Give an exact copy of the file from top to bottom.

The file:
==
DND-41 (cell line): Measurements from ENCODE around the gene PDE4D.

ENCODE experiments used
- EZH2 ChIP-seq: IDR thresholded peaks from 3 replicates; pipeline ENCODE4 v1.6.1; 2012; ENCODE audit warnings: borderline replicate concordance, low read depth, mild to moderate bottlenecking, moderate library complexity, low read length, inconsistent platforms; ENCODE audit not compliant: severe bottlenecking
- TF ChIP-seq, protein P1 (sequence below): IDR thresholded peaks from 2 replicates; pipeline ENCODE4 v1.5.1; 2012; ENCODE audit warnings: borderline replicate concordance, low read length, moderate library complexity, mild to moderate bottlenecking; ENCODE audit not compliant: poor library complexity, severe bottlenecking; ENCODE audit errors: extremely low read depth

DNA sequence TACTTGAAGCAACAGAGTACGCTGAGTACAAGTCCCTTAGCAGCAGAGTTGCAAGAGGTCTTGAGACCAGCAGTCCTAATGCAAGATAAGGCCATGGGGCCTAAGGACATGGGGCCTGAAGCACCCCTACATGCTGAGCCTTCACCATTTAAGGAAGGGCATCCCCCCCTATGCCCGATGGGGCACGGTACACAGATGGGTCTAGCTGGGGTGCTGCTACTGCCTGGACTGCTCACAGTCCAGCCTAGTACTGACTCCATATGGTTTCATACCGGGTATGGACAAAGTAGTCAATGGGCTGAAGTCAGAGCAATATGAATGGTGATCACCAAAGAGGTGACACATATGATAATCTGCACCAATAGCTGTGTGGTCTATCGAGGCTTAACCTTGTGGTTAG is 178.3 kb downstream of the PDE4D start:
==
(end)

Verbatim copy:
DND-41 (cell line): Measurements from ENCODE around the gene PDE4D.

ENCODE experiments used
- EZH2 ChIP-seq: IDR thresholded peaks from 3 replicates; pipeline ENCODE4 v1.6.1; 2012; ENCODE audit warnings: borderline replicate concordance, low read depth, mild to moderate bottlenecking, moderate library complexity, low read length, inconsistent platforms; ENCODE audit not compliant: severe bottlenecking
- TF ChIP-seq, protein P1 (sequence below): IDR thresholded peaks from 2 replicates; pipeline ENCODE4 v1.5.1; 2012; ENCODE audit warnings: borderline replicate concordance, low read length, moderate library complexity, mild to moderate bottlenecking; ENCODE audit not compliant: poor library complexity, severe bottlenecking; ENCODE audit errors: extremely low read depth

DNA sequence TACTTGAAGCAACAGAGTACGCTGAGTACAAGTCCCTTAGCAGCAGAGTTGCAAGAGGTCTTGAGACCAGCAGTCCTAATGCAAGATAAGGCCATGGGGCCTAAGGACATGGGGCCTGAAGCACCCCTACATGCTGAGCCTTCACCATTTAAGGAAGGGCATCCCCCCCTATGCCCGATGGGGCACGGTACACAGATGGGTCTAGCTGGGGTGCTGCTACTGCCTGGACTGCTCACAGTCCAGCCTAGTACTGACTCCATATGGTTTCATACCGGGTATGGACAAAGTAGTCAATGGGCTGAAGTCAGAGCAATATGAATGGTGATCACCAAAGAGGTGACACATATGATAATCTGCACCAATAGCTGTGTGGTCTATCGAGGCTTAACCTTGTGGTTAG is 178.3 kb downstream of the PDE4D start: